The world is experiencing cultural, technological and economic shifts that have ushered in a new approach to work and entrepreneurialism. Millennials are expected to account for more than 50% of the global workforce by 2020, and this is having a big influence on the changing attitudes to work. This generation is committed to pursuing their dreams and creating startup businesses that they are truly passionate about.
Being a startup gives you the ability to adapt and change where larger companies might struggle to. It also lends itself to collaboration and interaction with other like-minded entrepreneurs and individuals in other startups, which helps drive innovation and growth, and is a trait we are seeing emerging amongst millennials.
This underlying desire to collaborate has led to a rise in collaborative workspaces such as WeWork, and reflects the wider shift in attitudes to the way we work. According to Deskmag, there was an 83% increase in co-working spaces globally from February 2012 to February 2013. More and more, entrepreneurs want to be part of something bigger than themselves and their own endeavours – they want to be part of a community.
There are multiple benefits for startups in operating as part of a wider co-working business community. A recent study by the Harvard Business Review reported a 75% increase in productivity by workers since joining their co-working space, and an 80% increase in the size of business networks for companies operating within a co-working platform.
Working culture is also now one of the ways startups are differentiating themselves. Being in a community environment where you are able to draw on the expertise and ideas of others can help draw talent to your business, especially among the generation of millennials who are always seeking to learn, explore, and create.
It can also address some of the other challenges faced by startups. Your talent pool is often limited and sometimes you need advice on an issue facing your business that is outside your area of expertise, which is where drawing upon your local community can be really valuable. Some of the best decisions and insights come from talking to those not in your line of business who can see the bigger picture. That is why many of our members use one another as sounding boards/extensions of their business, and this often generates beneficial creative discussions.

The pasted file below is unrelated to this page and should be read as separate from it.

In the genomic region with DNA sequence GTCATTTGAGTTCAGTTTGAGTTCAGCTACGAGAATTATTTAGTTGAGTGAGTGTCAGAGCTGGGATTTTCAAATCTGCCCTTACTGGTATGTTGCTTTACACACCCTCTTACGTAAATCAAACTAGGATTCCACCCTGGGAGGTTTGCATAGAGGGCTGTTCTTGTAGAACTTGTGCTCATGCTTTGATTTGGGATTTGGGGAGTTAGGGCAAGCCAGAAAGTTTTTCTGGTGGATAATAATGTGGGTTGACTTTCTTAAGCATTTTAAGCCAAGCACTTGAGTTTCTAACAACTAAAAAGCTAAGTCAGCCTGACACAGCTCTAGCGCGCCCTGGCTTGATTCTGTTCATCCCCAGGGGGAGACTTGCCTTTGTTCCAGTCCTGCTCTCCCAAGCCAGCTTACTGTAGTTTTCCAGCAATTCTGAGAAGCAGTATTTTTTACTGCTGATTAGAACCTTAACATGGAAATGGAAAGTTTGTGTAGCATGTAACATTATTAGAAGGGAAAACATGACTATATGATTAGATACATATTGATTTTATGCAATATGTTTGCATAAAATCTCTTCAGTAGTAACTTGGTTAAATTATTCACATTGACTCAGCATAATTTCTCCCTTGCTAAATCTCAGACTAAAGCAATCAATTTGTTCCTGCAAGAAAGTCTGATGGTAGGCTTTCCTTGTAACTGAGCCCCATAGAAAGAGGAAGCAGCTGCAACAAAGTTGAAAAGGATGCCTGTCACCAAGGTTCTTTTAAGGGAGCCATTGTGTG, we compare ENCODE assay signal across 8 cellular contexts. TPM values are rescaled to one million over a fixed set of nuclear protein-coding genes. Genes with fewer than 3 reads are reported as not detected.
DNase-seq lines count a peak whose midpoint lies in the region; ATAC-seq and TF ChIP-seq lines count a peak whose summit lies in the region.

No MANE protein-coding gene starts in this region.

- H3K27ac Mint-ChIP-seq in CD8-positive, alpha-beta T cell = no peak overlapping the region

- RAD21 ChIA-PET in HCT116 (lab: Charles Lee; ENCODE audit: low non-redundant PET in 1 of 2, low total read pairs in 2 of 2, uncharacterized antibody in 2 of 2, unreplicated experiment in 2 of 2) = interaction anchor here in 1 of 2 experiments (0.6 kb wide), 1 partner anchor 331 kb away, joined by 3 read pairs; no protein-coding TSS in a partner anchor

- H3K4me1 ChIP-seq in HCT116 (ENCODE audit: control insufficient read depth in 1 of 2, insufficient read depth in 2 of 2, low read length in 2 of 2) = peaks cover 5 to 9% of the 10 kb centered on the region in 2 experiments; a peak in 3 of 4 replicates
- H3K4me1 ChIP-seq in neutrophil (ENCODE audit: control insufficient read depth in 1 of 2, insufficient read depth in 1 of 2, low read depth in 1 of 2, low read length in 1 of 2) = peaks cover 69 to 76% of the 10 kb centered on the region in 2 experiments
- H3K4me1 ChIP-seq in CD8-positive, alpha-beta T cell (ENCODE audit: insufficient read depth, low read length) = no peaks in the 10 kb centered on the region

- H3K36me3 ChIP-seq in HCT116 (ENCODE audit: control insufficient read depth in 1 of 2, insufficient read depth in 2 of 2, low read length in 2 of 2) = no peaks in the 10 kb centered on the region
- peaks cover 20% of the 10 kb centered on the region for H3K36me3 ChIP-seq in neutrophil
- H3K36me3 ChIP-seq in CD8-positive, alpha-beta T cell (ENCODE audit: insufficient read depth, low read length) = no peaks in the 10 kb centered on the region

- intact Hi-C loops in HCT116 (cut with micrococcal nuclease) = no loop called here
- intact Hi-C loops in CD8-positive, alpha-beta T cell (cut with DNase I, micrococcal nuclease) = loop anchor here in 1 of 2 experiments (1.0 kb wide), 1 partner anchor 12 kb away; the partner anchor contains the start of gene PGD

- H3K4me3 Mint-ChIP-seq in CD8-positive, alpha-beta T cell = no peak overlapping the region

This is why, at WeWork, we focus on creating strong communities in our buildings. We believe bringing together like-minded creators inspires and empowers them to succeed. We host weekly events that bring together our members to encourage these all-important discussions, build relationships and most importantly, build community. We also connect our members through a global digital network, enabling the sharing of ideas, advice and work on an international scale, 24/7.
Just as in a small, tight-knit village everyone supports one another, in our own communities we have seen the same thing happen. 60% of our members have done business with each other, emphasising that once a strong community is established, it creates a virtuous cycle of benefits. But as in a village, you have to participate to make the most of being a part of the community in the first place. You have to be active, get to know your neighbours, and contribute to the atmosphere and overall creative flow of energy.
Co-working spaces work best when they go beyond just providing a physical space to work in. It is about trying to find new ways of empowering entrepreneurs every day, to really make a difference by creating a community around them, and helping them focus all of their energies on building a successful business.
This new way of working, focused on collaboration and sharing, has long term benefits that today’s millennials are starting to see. That is why we, and they, believe community is truly the future of work.